Case C-600/14, Germany v Council (OTIF). More Clarity over Facultative ‘Mixity’?

By Hannes Lenk and Szilárd Gáspár-Szilágyi

  1. Setting the context

Opinion 2/15 on the division of requisite competences between the Union and its Member States for the conclusion of the EU-Singapore FTA has most certainly caused a flurry of academic discussions. Amongst the various topics discussed, two come to mind that are important for this short analysis. First, did the CJEU intend with its reasoning to effectively abolish ‘facultative mixity’ and ‘facultative EU-only’ agreements? (see here, here and here). Second, by placing almost all aspects of the EU-Singapore FTA under exclusive EU competences, with the exception of ISDS and non-direct foreign investment, did the Court of Justice implicitly determine the future of EU trade and investment policy? (see here, here and here). In other words, with a Commission that is determined to prioritize EU-only agreements, is the conclusion of mixed investment agreements in parallel to exclusive trade agreements a logical consequence of Opinion 2/15?

The discussion on facultative mixity revolves around a seemingly simple question: to what extent does the nature of the EU’s competence (exclusive or shared) over an international agreement (or part of it) determine whether the agreement is supposed to be concluded by the EU alone or together with the Member States as a ‘mixed’ agreement? The notion of facultative mixity recognizes the ability of the Union’s legislator to exercise discretion over whether to conclude an international agreement as an EU-only or a mixed agreement when parts of it fall under shared competences. Indeed, both AG Sharpston in Opinion 2/15 (para. 74, here) and AG Whal in Opinion 3/15 (para. 119, here) emphasized that the way in which such an agreement is concluded is not legally determined but is subject to deliberations in the Council. As a corollary to facultative mixity, international agreements falling in part or in toto within the ambit of shared competences may also be concluded exclusively by the Union, thus giving room to the notion of ‘facultative EU-only’ agreements. An example of this is the Stabilization and Association Agreement with Kosovo. Be that as it may, Ankersmit observed that in practice most agreements, which fall under shared competence, are concluded as ‘mixed’ agreements.

The political dilemma surrounding the signing of CETA and leading to the Walloon compromise (ultimately resulting in Belgium requesting the Court of Justice in Opinion 1/17 to decide on the compatibility of CETA’s investor-state dispute settlement provisions with EU law) illustrates the practical implications that Member State parliamentary involvement has on the ratification of EU agreements. ‘Facultative mixity’ constitutes in this respect an important instrument to balance, on the one hand, reputational concerns of the EU as a treaty-making actor as well as the effective implementation of the CCP, with, on the other hand  important concerns over legitimacy and democratic scrutiny and, more generally, the role of the domestic parliaments in EU external relations.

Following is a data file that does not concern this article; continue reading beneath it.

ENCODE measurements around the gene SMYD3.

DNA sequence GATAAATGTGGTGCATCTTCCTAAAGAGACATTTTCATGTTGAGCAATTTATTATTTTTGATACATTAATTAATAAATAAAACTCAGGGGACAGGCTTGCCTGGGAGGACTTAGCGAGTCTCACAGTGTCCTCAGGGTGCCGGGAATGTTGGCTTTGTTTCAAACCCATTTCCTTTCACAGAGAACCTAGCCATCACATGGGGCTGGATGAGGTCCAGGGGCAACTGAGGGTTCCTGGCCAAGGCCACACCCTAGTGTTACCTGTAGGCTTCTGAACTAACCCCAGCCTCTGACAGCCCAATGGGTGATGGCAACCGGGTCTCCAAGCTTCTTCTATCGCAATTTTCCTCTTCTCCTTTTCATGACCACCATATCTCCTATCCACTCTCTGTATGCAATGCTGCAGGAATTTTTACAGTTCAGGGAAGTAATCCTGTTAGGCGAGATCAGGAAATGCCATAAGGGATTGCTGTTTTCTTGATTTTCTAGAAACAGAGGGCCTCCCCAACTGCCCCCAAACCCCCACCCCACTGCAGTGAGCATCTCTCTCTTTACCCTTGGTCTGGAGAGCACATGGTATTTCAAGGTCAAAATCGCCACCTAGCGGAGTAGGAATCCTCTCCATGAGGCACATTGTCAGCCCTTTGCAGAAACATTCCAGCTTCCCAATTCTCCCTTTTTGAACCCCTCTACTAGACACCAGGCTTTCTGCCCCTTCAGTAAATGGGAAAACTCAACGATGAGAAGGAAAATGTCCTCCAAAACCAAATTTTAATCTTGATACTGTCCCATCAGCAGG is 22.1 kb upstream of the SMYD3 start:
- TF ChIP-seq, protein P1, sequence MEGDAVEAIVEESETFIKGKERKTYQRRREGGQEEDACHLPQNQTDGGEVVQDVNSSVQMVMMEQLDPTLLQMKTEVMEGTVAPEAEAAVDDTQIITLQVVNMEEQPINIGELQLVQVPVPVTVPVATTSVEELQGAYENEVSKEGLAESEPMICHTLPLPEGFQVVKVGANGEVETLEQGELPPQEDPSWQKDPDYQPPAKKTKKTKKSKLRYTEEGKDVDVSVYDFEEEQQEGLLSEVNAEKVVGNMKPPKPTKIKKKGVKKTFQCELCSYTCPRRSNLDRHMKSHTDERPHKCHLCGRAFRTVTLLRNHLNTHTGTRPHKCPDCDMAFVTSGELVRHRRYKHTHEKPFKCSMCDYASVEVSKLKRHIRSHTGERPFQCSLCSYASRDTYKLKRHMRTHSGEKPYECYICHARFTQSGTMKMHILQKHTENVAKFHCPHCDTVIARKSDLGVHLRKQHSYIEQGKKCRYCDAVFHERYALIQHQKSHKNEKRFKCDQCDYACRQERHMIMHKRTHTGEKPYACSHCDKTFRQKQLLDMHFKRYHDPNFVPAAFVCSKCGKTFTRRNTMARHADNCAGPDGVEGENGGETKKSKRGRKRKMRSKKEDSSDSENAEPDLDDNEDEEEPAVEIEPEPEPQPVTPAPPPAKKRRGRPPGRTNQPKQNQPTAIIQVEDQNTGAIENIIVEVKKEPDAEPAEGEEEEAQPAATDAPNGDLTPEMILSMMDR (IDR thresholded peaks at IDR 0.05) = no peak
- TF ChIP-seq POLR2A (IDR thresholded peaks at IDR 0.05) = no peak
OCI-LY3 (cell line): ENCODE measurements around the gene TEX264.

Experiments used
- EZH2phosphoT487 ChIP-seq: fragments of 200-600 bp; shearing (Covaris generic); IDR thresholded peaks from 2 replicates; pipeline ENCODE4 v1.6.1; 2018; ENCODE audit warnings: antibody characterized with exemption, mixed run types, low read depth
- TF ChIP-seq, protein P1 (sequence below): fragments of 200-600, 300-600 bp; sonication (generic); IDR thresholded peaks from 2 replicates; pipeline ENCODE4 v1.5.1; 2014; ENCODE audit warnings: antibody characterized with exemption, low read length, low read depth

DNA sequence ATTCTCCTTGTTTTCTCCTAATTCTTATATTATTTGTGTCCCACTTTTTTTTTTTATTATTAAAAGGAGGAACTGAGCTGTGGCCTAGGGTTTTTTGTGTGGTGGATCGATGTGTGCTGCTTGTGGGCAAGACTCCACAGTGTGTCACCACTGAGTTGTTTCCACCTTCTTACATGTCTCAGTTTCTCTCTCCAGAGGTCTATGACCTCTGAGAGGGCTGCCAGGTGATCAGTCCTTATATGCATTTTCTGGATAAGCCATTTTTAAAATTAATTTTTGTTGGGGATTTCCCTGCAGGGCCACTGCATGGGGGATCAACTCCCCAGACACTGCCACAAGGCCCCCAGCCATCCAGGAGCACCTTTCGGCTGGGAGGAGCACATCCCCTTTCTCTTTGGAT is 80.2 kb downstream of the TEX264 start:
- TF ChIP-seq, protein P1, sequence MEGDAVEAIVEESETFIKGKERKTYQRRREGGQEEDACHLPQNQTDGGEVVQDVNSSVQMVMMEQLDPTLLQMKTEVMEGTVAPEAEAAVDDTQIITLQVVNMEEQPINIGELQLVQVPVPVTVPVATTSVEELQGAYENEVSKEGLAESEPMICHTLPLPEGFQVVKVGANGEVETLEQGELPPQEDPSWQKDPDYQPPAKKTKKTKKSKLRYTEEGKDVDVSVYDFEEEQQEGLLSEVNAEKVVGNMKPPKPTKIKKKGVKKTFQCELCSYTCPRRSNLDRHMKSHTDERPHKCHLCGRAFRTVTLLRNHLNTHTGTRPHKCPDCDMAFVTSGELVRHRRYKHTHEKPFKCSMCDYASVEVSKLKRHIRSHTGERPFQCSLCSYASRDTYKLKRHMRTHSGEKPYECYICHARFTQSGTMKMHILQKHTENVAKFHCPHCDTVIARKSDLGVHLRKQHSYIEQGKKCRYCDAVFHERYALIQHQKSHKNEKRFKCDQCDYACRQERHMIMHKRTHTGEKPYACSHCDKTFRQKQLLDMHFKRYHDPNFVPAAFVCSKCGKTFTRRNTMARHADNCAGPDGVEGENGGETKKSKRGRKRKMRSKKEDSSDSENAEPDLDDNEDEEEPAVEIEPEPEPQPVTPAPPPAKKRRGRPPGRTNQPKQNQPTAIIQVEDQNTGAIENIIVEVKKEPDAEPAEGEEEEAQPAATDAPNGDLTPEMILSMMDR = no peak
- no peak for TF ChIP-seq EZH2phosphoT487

But then, along came Opinion 2/15 where the Court of Justice, finding that the EU-Singapore FTA partly falls within shared competences, concluded that the agreement, therefore, “cannot be approved by the European Union alone” (paras. 244, 282, and 304). With respect to ISDS, the Court even more forcefully stipulated that such a mechanism “cannot, therefore, be established without the Member States’ consent” (para. 292). Therefore, some wondered, whether these paragraphs meant the end of facultative mixity, in the sense that mixity must be chosen whenever an agreement (or parts of it) falls under shared competences. Or so it seemed until 5 December 2017. 

  1. Case C-600/14, Germany v Council (OTIF)

 The case, which seems to have changed the previous assumption, involved a German challenge to the validity of a Council Decision establishing a position to be adopted on behalf of the EU at a session of the OTIF (Organization for International Carriage by Rail) Revision Committee concerning certain amendments to the Convention Concerning International Carriage by Rail (COTIF). Germany voted against the Council Decision, since it considered that some of the proposed amendments did not fall under EU competence. During the annulment proceedings Germany argued that the EU lacked competence in the matter and acted in violation of the principle of conferral, the obligation to state reasons, the principle of sincere cooperation, together with the principle of effective judicial protection. The Court dismissed the action.